Leaving my feelings about this kind of thing aside, I am very concerned indeed that my patient’s faith in our work together should be undermined.   And I’m sorry to say that this is not an isolated example.  It is just a very recent one.

I don’t want to close this on a sour note.  Complex trauma typically causes horrendous suffering.  It is hard enough for therapists to help their patients without having to deal with destructive acting-out from their professional colleagues.

So, I want a professional community that supports each other in this vital work.

We are all here in the service of trying to help patients who have been through hell and probably still are.  When I was training therapists, I described therapy as a practice of thoughtfulness and compassion and I hope we can practice that way to our patients and toward each other.

I want to think critically together.  I think we need to look at things from different points of view and learn from each other, discuss, debate and cultivate a healthy discourse on complex trauma.  I’m pretty sure no one has the last word on how to do this kind of work.  I would just ask that we keep it respectful.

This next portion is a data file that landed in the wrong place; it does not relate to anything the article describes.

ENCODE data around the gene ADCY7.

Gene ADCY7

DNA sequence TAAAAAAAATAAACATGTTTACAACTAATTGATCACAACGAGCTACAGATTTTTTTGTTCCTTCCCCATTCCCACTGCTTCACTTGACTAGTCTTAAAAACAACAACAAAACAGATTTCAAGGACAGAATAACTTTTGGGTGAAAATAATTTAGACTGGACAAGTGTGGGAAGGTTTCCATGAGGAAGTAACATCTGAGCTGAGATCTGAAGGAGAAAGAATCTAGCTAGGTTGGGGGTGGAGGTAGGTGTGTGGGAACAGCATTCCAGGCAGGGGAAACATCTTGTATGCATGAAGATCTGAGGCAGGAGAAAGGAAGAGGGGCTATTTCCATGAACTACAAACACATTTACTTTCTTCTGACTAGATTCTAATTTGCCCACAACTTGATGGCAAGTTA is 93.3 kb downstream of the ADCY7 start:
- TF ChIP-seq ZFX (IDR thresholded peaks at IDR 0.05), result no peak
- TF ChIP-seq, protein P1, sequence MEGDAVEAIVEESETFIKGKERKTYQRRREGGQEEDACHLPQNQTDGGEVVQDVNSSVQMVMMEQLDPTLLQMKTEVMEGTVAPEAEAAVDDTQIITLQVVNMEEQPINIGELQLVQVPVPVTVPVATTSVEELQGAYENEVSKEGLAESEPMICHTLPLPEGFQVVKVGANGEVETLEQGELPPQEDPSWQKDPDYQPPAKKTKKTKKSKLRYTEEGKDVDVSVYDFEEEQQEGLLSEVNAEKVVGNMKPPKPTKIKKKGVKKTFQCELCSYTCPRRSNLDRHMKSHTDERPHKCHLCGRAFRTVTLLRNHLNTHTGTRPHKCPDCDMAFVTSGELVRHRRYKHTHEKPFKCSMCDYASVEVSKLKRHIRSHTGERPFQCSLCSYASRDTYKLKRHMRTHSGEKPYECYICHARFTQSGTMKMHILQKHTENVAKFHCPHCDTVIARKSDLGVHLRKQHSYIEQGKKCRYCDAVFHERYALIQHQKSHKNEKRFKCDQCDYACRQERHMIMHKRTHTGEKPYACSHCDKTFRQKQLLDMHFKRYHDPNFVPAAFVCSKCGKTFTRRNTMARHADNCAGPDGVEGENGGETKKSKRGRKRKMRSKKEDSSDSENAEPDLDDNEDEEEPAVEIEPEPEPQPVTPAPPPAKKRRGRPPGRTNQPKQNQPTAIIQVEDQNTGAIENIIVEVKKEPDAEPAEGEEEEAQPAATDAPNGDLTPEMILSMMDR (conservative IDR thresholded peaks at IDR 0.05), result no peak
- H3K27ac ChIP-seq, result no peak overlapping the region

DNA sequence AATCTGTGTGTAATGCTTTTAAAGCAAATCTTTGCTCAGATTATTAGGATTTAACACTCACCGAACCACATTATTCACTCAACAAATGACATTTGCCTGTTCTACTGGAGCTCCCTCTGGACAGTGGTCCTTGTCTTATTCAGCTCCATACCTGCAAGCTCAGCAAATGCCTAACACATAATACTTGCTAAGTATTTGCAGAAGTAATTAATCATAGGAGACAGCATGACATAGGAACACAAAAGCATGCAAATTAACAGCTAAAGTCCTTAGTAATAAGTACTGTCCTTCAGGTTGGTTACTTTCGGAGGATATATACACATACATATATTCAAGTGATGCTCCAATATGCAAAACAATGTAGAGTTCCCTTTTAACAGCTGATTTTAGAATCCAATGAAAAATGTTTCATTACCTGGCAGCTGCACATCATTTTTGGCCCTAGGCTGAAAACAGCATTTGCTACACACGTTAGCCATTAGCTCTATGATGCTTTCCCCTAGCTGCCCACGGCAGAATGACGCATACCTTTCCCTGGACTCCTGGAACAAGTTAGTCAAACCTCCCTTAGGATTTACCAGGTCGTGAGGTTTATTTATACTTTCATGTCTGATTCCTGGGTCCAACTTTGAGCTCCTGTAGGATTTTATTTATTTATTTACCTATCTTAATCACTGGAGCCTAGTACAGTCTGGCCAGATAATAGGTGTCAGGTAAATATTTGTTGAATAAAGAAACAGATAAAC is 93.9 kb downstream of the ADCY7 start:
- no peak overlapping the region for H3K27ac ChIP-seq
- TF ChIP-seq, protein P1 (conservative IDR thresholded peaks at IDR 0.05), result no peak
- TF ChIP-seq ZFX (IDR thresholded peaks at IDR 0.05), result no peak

So, let’s keep an eye out for any tendencies toward professional envy, competitiveness or shadenfreude.  My experience is that professional life is too easily contaminated and I have heard over the years from countless other professionals who have been traumatized by their colleagues.  So, let’s talk about trauma without doing it to each other.

If there is one thing Complex Trauma teaches us, it is how easily and how profoundly we affect each other, and how long-lasting that can be.  So, I will leave you with this thought:

If you can start the day without a hit of caffeine or meds to get you going,

If you can be consistently cheerful despite aches and pains, or financial, emotional or other worries,

If you can resist whinging and moaning and telling everyone your problems,

If you can overlook when loved ones are too busy to pay attention to you,

If you can shrug off when people treat you badly or make offhand remarks,

If you can deal with tension or stress without professional help, or alcohol or other substances,

If you can let criticism, blame, accusations or other forms of persecution, deprivation or neglect wash over you, without resentment,

And then, after all that, if you can sleep through the night without the assistance of meds or other aids like a cpap machine,

Then you are probably – – –

– – a dog.

Thank you for listening.